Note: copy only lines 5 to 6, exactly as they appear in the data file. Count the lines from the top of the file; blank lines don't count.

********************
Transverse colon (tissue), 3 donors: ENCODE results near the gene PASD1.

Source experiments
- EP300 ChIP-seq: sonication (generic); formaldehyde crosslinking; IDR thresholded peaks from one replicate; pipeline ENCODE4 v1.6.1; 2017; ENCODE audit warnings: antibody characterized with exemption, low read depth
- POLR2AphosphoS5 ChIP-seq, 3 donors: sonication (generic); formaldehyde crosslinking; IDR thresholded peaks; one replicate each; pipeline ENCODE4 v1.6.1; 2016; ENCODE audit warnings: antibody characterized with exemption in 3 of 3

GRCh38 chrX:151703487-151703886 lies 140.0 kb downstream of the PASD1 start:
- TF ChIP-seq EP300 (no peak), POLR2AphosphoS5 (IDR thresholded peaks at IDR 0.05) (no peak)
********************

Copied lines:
GRCh38 chrX:151703487-151703886 lies 140.0 kb downstream of the PASD1 start:
- TF ChIP-seq EP300 (no peak), POLR2AphosphoS5 (IDR thresholded peaks at IDR 0.05) (no peak)